The scientist didn’t even have to think about that. “Total.”
Wesley uttered a heavy sigh and then looked towards his science officer.
Zha’Thara cleared her throat. “Subspace damage on a quadrant-wide scale is not out of the question. I’m still having a hard time wrapping my head around this Omega Molecule and its potential. But I am certain that subspace is particularly vulnerable to it.”
“Subspace in this region is already damaged,” said Kutznetsov. “We attributed this to the black hole at first but do you think it may be linked to this molecule?”
Ketteract jumped back in. “Yes, I do. Now imagine the same kind of damage not just across the sector but the entire quadrant and on a much more severe scale. Forget warp drive and subspace communications. This is a ticking time bomb we’re dealing with here and once it goes off it’ll throw the Federation back into the Stone Age.”
Wesley looked at his science officer for confirmation and he got it when she nodded along slowly. “And you can prevent this?” he asked Ketteract.
“I have a theory on how it could be safely stabilized, yes. If I’m right and I think I am, the potential applications for this kind of power source would be endless. It would completely replace anti-matter engines on starships. Hell it may even replace starships all together. You could build portals so powerful, they’ll beam you across the quadrant instantaneously.”
At that Queen Selphi peaked up a little more. “The Star Portal.”
Wesley and the others gave her puzzled expressions.
“The name of the device we have used to bring us here and powered by the Xendaru … your Omega Molecule,” she explained.
“Don’t get me wrong, this all sounds quite horrific to an old country doctor like myself, but do we really want to take the chance to mess around with powers so clearly beyond our understanding?” asked Vincent.
Except for Ketteract nobody in the room appeared to be perfectly comfortable with the idea.
It was Quelphi who spoke up first. “I don’t see how we have much of a choice in the matter. The future of my people is at stake and from what you have said perhaps the future of yours as well. If you are willing to assist us, I will gladly recommend your services to the Supreme.”
“Of course. In fact I can come with you right now,” said Ketteract, clearly excited about the opportunity to finally see with his own eyes that which he had only imagined previously.
Vincent shot the commodore a concerned look, one he understood perfectly. “Queen Quelphi, further to what we’ve learned today I agree with you that we stand much to lose if we don’t take swift action. And yet I am not entirely confident in making any rushed decisions on this subject. Perhaps it would be best if you relay to your leaders what has been discussed here and we will communicate further afterwards.”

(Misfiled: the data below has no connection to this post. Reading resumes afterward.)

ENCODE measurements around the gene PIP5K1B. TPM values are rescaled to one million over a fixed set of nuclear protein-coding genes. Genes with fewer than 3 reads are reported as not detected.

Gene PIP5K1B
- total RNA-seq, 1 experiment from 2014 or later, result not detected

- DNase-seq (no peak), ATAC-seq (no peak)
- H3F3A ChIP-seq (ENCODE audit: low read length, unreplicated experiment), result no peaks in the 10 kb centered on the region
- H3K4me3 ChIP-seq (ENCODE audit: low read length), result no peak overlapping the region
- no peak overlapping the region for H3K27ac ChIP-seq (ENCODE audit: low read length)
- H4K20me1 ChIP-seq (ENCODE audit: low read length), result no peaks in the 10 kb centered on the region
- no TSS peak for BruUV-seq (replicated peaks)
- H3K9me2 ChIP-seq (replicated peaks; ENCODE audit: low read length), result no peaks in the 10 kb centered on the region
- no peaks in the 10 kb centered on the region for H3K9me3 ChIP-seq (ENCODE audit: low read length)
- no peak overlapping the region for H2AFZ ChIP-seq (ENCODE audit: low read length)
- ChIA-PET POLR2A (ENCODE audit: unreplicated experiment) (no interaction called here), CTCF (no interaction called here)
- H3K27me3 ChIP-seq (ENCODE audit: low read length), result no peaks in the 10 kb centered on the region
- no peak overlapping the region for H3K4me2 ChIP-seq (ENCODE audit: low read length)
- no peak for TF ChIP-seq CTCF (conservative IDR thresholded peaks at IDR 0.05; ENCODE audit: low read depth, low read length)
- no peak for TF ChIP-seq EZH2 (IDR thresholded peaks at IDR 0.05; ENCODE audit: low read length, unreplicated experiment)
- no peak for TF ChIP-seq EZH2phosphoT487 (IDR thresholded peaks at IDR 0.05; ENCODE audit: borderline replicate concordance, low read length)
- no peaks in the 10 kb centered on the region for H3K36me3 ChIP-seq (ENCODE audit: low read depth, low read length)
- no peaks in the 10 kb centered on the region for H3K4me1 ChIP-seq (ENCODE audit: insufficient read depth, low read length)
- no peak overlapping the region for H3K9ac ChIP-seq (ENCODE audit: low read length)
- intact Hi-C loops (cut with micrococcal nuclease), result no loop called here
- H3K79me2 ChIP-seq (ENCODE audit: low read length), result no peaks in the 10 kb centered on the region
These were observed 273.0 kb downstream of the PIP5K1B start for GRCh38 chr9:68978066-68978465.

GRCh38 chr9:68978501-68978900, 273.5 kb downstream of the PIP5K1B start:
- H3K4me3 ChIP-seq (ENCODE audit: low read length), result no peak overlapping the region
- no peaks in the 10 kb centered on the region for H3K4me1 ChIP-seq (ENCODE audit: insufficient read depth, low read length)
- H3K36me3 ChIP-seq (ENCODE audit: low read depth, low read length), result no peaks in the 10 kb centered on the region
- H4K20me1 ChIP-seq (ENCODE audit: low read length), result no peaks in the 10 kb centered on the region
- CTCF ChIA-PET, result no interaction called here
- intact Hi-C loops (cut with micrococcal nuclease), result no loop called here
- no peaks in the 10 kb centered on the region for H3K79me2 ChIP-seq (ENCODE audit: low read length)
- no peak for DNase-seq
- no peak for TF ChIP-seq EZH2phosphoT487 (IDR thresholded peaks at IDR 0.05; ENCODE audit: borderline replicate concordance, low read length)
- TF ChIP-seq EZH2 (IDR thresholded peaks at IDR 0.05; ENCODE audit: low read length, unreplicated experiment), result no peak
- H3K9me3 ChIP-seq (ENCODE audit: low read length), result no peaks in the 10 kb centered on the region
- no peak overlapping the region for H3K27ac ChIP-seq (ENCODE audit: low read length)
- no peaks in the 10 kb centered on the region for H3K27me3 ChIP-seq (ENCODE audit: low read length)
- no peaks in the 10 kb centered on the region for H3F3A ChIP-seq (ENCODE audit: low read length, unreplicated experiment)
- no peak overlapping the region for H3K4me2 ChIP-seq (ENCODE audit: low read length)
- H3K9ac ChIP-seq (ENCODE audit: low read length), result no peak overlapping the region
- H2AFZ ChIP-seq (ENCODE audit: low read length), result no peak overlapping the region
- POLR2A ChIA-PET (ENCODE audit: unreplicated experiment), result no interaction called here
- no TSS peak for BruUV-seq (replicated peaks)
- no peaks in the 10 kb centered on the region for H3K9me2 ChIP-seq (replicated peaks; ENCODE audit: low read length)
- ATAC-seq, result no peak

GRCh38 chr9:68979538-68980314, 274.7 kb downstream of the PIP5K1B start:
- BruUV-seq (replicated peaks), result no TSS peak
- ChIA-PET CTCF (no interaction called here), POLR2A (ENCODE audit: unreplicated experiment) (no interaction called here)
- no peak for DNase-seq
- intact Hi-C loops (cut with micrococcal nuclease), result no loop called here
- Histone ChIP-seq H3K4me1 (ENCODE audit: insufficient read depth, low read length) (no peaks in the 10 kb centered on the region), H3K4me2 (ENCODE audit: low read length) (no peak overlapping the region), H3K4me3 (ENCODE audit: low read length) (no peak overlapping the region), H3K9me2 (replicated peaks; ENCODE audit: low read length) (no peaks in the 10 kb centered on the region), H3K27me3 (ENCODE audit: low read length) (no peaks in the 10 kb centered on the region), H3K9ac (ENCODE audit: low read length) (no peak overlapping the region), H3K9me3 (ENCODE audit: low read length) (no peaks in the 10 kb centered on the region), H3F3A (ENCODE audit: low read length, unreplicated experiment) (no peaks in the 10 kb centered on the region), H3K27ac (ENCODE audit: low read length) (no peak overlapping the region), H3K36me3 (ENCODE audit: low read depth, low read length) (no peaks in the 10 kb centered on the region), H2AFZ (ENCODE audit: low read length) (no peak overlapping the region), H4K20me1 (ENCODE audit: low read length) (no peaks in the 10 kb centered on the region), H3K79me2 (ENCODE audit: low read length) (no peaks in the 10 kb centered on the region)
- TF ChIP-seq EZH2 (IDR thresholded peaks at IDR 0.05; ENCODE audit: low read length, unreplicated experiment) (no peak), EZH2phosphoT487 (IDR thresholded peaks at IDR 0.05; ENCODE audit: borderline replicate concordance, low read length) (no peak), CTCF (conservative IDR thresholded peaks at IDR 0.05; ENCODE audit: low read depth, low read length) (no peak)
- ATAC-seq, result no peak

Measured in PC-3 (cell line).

Selphi stood from her chair and everyone else quickly followed. “Commodore Wesley, I share your trepidations in this matter. I will do as you ask so that we can reach a solution which will be beneficial for the both of our people,” she said and then looked at the other humans and the Andorian. “It was my pleasure to make the acquainted of such fascinating creatures.”
“The pleasure was ours,” said Wesley. “I’m certain we will meet again soon. Lieutenant Mtolo, please escort our guest back to the transporter room.”
The security chief nodded and led the Xenarth out of the room.
“Doctor, why don’t you get back to the bridge and look over your readings again. I want to be absolutely certain that we know what we’re dealing with here before we make any firm pledges of assistance,” said Wesley.
Ketteract seemed offended by the suggestion that he could have made a mistake. “I’m confident in my assertions.”
“I don’t think that was a request, Doctor,” said Kuztnesov sternly.
Ketteract huffed but ultimately left the briefing room.
“We could just let him go down there and see if he can talk them out of this whole Omega Molecule business,” said Vincent. “Ten minutes around that man and they’ll do whatever he asks as long as we promise to take him back.”
Even the Bear had to smirk at that.
“On a serious note,” said Wesley. “I don’t like where this is going. Putting the Prime Directive implications to one side for a moment, we’re potentially talking about not only the complete annihilation of a race but a threat to the entire Federation.”
“Are you suggestion that we don’t give Ketteract a chance on stabilizing these molecules?” asked Zha’Thara.
“We can’t just ignore this, that much is certain. But I need you to look into an alternative to Doctor Ketteract’s plan. I don’t think we can talk the Xenarth out of experimenting on this molecule.”
“Which means we help them to stabilize it, avert a catastrophe on a galactic scale and watch them beam themselves hundreds of light-years away,” said the first officer.
Vincent looked doubtful. “And if they cannot be stabilized?”
The commodore looked straight at his Andorian science officer. “Then we have to find a way to destroy it. If the Xenarth like it or not.”